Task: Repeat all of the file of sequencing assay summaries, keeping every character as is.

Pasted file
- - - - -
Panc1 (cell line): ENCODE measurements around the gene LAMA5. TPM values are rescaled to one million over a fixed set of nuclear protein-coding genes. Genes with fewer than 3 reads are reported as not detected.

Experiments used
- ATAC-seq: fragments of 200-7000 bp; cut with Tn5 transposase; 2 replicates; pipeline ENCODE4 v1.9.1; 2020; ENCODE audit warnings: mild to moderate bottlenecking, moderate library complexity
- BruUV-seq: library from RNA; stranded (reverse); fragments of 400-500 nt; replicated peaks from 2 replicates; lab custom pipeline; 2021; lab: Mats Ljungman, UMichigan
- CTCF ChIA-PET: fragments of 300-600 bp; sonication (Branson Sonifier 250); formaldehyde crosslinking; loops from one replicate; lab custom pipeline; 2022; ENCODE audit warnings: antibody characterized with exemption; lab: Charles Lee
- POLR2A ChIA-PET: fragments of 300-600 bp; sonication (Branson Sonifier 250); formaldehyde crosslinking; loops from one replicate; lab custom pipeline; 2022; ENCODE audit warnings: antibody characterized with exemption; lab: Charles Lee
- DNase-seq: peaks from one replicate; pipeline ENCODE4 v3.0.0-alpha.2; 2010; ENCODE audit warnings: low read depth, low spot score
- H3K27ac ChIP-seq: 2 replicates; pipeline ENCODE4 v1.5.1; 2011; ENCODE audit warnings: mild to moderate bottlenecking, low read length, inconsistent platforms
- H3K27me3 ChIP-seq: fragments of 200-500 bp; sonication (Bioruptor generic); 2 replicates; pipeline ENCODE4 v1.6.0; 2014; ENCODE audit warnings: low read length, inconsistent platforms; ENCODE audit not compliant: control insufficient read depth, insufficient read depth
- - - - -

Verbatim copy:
Panc1 (cell line): ENCODE measurements around the gene LAMA5. TPM values are rescaled to one million over a fixed set of nuclear protein-coding genes. Genes with fewer than 3 reads are reported as not detected.

Experiments used
- ATAC-seq: fragments of 200-7000 bp; cut with Tn5 transposase; 2 replicates; pipeline ENCODE4 v1.9.1; 2020; ENCODE audit warnings: mild to moderate bottlenecking, moderate library complexity
- BruUV-seq: library from RNA; stranded (reverse); fragments of 400-500 nt; replicated peaks from 2 replicates; lab custom pipeline; 2021; lab: Mats Ljungman, UMichigan
- CTCF ChIA-PET: fragments of 300-600 bp; sonication (Branson Sonifier 250); formaldehyde crosslinking; loops from one replicate; lab custom pipeline; 2022; ENCODE audit warnings: antibody characterized with exemption; lab: Charles Lee
- POLR2A ChIA-PET: fragments of 300-600 bp; sonication (Branson Sonifier 250); formaldehyde crosslinking; loops from one replicate; lab custom pipeline; 2022; ENCODE audit warnings: antibody characterized with exemption; lab: Charles Lee
- DNase-seq: peaks from one replicate; pipeline ENCODE4 v3.0.0-alpha.2; 2010; ENCODE audit warnings: low read depth, low spot score
- H3K27ac ChIP-seq: 2 replicates; pipeline ENCODE4 v1.5.1; 2011; ENCODE audit warnings: mild to moderate bottlenecking, low read length, inconsistent platforms
- H3K27me3 ChIP-seq: fragments of 200-500 bp; sonication (Bioruptor generic); 2 replicates; pipeline ENCODE4 v1.6.0; 2014; ENCODE audit warnings: low read length, inconsistent platforms; ENCODE audit not compliant: control insufficient read depth, insufficient read depth